• Shaykh Taqi al-Din al-Atasi (1285-1360=1868-1941). Shaykh Wasfi and Shaykh Muhammad Tayyib attended lessons in Hashiya Ibn ‘Abidin with him.
  • Shaykh Abu al-Saud al-Atasi (1303-1364)
  • Shaykh Ibrahim al-Atasi (1268-1359)
  • Shaykh Muhammad ibn Khalid al-Ansari al-Himsi (1287-1364=1870-1945).
  • Shaykh Abu al-Nasr Khalaf al-Himsi (1292-1368=1875-1948). He was a scholar and a spiritual guide who had benefited from many illustrious scholars including Shaykh Badr al-Din al-Hasani, Shaykh Muhammad ibn Jafar al-Kettani and his father Shaykh Salim Khalaf al-Himsi. His father, Shaykh Salim had taken the Naqshbandi Sufi way from Shaykh Ahmad al-Tuzaqli. Shaykh Wasfi also took the Naqshbandi way from him.
  • Shaykh ‘Abd al-Ghaffar ‘Uyun al-Sud who was a close friend of Shaykh Wasfi’s father.

He met some ‘ulama from Damascus but did not receive ijazah from them. They are:

  • Shaykh Muhammad Sa’id al-Burhani
  • Shaykh Muhammad al-Hashimi
  • Shaykh Abu al-Khayr al-Maydani
  • Shaykh Salih al-Tunusi

He graduated in 1936 and got married in the same year. He remained closely connected to the Mufti of Homs, Shaykh Tahir al-Atasi (1276-1359=1859-1940) under whom he studied Jamu’ alJawami, alTawdih wa alTalwih, alHikam al-‘Ata’iyya and was even given the responsibility of transcribing the Shaykh’s fatwa’s. 

A number of other ‘ulama granted him ijazah. They include:

  • Shaykh Muhammad al-‘Arabi al-Tubbani (1315-1386=1897-1966) whom he met during his Hajj in 1950. On this journey he also met Shaykh ‘Alawi al-Maliki, Shaykh Muhammad Nur Sayf and Shaykh Amin al-Kutbi.
  • Shaykh Muhammad Makki al-Kettani (1312-1393=1894-1973). This erudite scholar was the son of an illustrious scholar in addition to having studied under many luminaries. He was fond of Shaykh Wasfi and even suggested that the Shaykh be appointed as the guide and advisor for all Islamic activities. When Shaykh Makki passed away, Shaykh Wasfi was allowed to see the deceased before his body was taken from the home. On seeing him Shaykh Wasfi said that never in his life had he seen a deceased person like Shaykh Makki with beauty and nur clearly visible.
  • Shaykh Muhammad Yusuf al-Binnori (1326-1397=1908-1977) who studied under Shaykh Anwar Shah al-Kashmiri, Shaykh Shabbir Ahmad Uthmani and others. Many prominent scholars narrate from him. Shaykh Wasfi met him during the Hajj of 1950 and he granted ijazah to both Shaykh Wasfi and to Shaykh ‘Abd al-‘Aziz ‘Uyun al-Sud.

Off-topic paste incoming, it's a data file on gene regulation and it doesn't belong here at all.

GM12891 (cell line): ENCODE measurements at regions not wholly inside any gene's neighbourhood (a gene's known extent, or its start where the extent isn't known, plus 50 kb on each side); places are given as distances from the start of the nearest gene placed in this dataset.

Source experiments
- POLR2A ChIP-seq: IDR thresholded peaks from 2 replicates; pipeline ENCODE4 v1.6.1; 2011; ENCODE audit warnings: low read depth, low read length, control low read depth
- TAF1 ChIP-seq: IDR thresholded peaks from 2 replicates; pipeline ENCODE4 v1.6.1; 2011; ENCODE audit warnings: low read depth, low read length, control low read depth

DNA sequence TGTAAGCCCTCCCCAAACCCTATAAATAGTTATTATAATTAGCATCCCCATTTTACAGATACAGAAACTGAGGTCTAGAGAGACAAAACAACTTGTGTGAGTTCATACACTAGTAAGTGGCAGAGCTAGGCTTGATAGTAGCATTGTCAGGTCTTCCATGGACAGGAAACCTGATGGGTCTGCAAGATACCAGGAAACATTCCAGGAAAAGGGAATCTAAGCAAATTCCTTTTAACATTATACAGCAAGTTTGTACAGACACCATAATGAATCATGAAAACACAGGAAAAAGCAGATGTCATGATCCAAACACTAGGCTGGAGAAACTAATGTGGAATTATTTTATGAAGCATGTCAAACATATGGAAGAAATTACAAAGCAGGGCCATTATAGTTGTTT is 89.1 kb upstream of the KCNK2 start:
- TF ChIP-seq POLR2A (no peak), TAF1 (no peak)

• Shaykh ‘Abd al-Muhsin al-Ustuwani (1275-1383=1859-1963). He studied under some illustrious scholars who included; his father, Shaykh ‘Abd al-Qadit al-Ustuwani, Shaykh Salim al-Attar, Shaykh Sa’id al-Ustuwani and Shaykh Mahmud Nasib al-Hamzawi.
  • Shaykh Nu’aym al-Nu’aymi al-Jaza’iri (1327-1393=1909-1973) who narrated from Shaykh Muhammad Tahir ibn ‘Ashur, Shaykh Salim Bo Hajib and Shaykh Mahmud ibn al-Khoja. This scholar came from Algeria to Homs with the intention of studying the modes of recitation under Shaykh ‘Abd al-‘Aziz ‘Uyun al-Sud
  • Shaykh ‘Alawi al-Maliki (1329-1391=1910-1971) whose chains of transmission were compiled in a book by his son, Shaykh Muhammad ‘Alawi al-Maliki.

After his father’s demise in 1935 he assumed the responsibility of leading the Salat and teaching at the al-Qasimi Mosque. He had trained and acquired the skill as a public speaker during his father’s lifetime.  During his father’s last illness he fulfilled his father’s duties of leading the Salat, delivering the lectures and conducting lessons. He read Tafsir alKhazin with his father in the very mosque. He remained the public speaker (khatib) at the mosque until 1980 when he moved to Saudi Arabia.

He conducted a lesson in the Qasimi Mosque after Maghrib that was attended by students of sacred knowledge and another after ‘Asr for the public. Every Tuesday he had a lesson at his home and every Friday after ‘Asr in the main mosque. He conducted a lesson daily after Zhuhr at the Dalati Mosque.